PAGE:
Academy of Music
Saturday, March 18, 2017 at 8:00pm
Sigrid Payne DaVeiga
Angel Corella wasted no time in transporting this evening’s Philadelphia audience to the tumultuous high seas in his Le Corsaire world premiere. The production opened on spectacularly staged special effects, shifting gradually from the image of languidly dancing clouds in a dark sky, to the spectacle of an impressive pirate ship in the distance moving through waves of dark water. With an exciting flourish, the curtain opens shortly after on a surprisingly life-like bazaar where Lankendem, a Trader, danced powerfully by Ian Hussey, presents his various wares, including captive women.
The rich splendor of the golden seaside village sets and the gorgeous and elaborate jeweled tones of the women’s exotic attire thrilled the audience, creating a seamless sense of participation and invitation into this raucous scene. Mayara Pineiro danced the role of Medora, a Beautiful Harem Girl, and the most stunning of Lankendem’s treasures. In her signature effortless and playful movement, Pineiro convincingly entrances the participants of the bazaar as well as the audience to quickly recognize her as the most special of treasures.
Aleksey Babayev’s entrance as Conrad, a Pirate Captain, was the most momentous explosion in the onslaught of movement and excitement in the bazaar. Babayev’s powerful jumps were accompanied by his gigantic smile, filling the stage with a sense of extravagant celebration. The brief interlude of romance between Babayev’s Conrad and Pineiro’s Medora was enrapturing and playful, leaving the audience thirsting for occasion to see them dance together again. Hussey’s Lankendem forcefully removed Medora, his property, from her independent love affair with Conrad and placed her in captivity behind his team of guards.
The adventurous story of Le Corsaire moved rapidly in Act I, at times barely leaving time for the audience to catch their breath in between the fast-paced and dramatic story-line. The Pasha, played by Jon Martin, entered the scene with an entourage of assistants dressed in golden, purple and jeweled hues, to negotiate purchases with Lankendem.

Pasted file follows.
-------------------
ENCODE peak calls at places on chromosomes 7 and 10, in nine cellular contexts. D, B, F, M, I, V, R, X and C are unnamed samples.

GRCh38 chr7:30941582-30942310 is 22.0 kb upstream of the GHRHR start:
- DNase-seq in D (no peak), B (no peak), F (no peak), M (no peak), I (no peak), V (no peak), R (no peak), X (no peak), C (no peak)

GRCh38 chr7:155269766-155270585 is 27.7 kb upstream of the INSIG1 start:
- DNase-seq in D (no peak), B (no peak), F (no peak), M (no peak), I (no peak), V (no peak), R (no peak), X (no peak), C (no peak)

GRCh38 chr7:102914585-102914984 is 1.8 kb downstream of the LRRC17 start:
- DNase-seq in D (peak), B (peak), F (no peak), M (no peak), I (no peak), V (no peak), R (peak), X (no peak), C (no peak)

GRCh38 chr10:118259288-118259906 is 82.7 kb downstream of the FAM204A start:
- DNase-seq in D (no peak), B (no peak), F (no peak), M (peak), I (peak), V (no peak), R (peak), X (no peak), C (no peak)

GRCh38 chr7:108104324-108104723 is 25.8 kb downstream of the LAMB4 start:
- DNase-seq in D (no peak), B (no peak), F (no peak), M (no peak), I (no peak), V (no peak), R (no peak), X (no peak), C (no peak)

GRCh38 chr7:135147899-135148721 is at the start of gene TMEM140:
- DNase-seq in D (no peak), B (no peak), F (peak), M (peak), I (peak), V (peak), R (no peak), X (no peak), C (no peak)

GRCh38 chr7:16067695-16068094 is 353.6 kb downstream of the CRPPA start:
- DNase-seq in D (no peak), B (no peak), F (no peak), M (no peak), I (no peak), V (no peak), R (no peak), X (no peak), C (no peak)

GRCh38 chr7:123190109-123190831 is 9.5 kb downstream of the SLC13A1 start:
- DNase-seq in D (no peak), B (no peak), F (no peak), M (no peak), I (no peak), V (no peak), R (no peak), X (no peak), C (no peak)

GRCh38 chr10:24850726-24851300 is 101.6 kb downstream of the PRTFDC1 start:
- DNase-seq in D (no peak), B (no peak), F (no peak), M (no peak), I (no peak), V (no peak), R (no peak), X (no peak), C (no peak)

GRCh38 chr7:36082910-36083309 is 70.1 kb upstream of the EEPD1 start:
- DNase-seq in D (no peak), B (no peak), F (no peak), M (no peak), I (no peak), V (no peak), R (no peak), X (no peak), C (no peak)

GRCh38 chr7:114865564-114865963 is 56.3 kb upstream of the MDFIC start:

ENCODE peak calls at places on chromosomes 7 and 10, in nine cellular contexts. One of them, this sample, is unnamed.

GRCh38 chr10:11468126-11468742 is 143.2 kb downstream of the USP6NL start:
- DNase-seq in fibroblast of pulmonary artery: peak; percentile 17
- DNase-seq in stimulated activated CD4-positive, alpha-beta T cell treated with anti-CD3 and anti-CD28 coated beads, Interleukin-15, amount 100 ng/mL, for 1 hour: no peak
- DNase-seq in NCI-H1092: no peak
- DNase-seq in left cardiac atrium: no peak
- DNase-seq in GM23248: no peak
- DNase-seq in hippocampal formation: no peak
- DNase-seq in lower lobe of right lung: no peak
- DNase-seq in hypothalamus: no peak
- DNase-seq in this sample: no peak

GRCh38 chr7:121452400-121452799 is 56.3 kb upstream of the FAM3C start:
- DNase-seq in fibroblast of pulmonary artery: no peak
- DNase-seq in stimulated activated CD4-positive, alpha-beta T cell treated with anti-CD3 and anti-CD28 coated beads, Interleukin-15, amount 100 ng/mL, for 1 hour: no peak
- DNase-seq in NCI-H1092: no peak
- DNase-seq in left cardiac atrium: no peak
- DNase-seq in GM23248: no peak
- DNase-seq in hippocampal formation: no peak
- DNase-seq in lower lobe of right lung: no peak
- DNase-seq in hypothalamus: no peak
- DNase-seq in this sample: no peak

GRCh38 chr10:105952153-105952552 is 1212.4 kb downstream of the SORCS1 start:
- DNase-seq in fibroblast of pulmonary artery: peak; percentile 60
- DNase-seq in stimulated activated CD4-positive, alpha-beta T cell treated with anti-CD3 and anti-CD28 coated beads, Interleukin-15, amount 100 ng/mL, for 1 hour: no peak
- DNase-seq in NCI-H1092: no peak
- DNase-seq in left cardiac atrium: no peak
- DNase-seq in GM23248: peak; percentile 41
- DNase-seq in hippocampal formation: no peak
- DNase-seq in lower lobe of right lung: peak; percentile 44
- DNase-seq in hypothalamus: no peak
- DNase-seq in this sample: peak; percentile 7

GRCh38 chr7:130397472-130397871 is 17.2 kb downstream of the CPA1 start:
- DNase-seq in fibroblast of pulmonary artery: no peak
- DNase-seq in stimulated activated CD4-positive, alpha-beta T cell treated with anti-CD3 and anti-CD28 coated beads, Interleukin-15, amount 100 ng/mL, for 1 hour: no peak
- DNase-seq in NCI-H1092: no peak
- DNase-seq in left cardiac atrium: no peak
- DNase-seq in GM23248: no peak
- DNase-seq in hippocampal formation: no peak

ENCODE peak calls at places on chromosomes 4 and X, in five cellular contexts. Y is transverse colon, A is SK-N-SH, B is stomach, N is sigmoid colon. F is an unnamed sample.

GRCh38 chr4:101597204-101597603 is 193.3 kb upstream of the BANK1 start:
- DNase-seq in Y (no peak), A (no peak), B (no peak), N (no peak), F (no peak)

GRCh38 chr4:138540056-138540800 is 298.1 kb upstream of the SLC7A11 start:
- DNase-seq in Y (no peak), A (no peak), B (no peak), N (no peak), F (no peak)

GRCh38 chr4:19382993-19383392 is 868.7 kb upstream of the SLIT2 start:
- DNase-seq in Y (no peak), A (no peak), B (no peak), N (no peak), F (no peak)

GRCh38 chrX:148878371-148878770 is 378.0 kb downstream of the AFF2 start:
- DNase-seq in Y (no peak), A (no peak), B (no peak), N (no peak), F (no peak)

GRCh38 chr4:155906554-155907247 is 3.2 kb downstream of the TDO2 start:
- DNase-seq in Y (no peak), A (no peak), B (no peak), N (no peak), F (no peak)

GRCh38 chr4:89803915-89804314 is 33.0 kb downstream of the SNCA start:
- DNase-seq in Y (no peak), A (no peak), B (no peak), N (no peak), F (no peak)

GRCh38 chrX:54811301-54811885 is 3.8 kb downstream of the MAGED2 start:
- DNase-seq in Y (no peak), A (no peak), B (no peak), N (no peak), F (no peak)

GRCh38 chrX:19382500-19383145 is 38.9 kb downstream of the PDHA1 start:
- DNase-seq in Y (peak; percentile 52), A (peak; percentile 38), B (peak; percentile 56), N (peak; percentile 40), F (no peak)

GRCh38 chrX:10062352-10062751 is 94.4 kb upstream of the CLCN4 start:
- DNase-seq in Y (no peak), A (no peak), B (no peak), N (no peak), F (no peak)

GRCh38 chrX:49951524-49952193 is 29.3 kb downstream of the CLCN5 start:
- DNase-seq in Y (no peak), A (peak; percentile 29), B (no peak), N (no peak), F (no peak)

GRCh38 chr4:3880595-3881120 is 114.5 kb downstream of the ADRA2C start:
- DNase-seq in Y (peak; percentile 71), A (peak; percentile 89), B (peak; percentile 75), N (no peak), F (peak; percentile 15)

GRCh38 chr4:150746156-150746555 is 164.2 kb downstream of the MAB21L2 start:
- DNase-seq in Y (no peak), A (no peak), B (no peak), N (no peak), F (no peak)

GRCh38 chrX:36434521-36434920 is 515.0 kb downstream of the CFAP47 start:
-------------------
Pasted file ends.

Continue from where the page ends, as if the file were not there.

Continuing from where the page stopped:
Alexandra Hughes danced the role of Gulnare, Medora’s Friend, the first woman that Lankendem presents for sale to the Pasha. Hughes’ first solo was enchanting and mysterious as she danced with a soft veil of fabric covering her face; her movements created a riveting sense of her being pulled into a painful sale to the Pasha. Hughes’ turquoise, red and gold tutu, bodice and crown were opulent and vibrant; the impeccable costuming here creating the essence of a treasured ware being presented at its loveliest for sale. Hughes completed a lovely series of fouettes and pirouettes amidst her human tragedy.
Hussey’s Trader was persuasively cocky and lively about his sales and moved onto his presentation of Medora. As painstaking as Gulnare’s sale was, Medora’s sale is a dichotomously playful, flirtatious and enjoyable show by Medora for the Pasha. Pineiro’s dance for the Pasha is strikingly perfect with impeccable precision and divine extensions. The audience is so entranced by the story that one briefly forgot the artistry involved in making a story told so perfectly with simply the purity of expression through movement matched with flawless musicality.
No sooner is Medora taken away than Conrad and his compatriots – Birbanto, danced by Craig Wasserman, and Ali, danced by Arian Molina Soca – make a decision to rescue her. The scene rapidly moves into an upheaval and raid by a league of swarthy pirates, danced by Artists of the Pennsylvania Ballet. The corps work here was great fun to watch. Therese Davis danced an entertaining rendition as the Pirate Woman with Wasserman’s Birbanto. One almost did not want to blink as suddenly Medora has been rescued and the scene quickly closed, leaving audience members breathless with excitement and perhaps a need to catch up to everything that has happened already by the end of Act I in this fast-paced tale of romance and exploit.
Act II opened on The Grotto where Conrad and Medora have fled for safety. If one felt a sense of breathlessness and awe by the end of Act I of Le Corsaire this evening, Act II would irrefutably escalate the exhilaration of this production beyond question. The Grotto set is a huge inner aspect of a cave, complete with the impression of damp stone walls, pillars and stalactites, which glisten with the appearance of jewels buried there from top to bottom.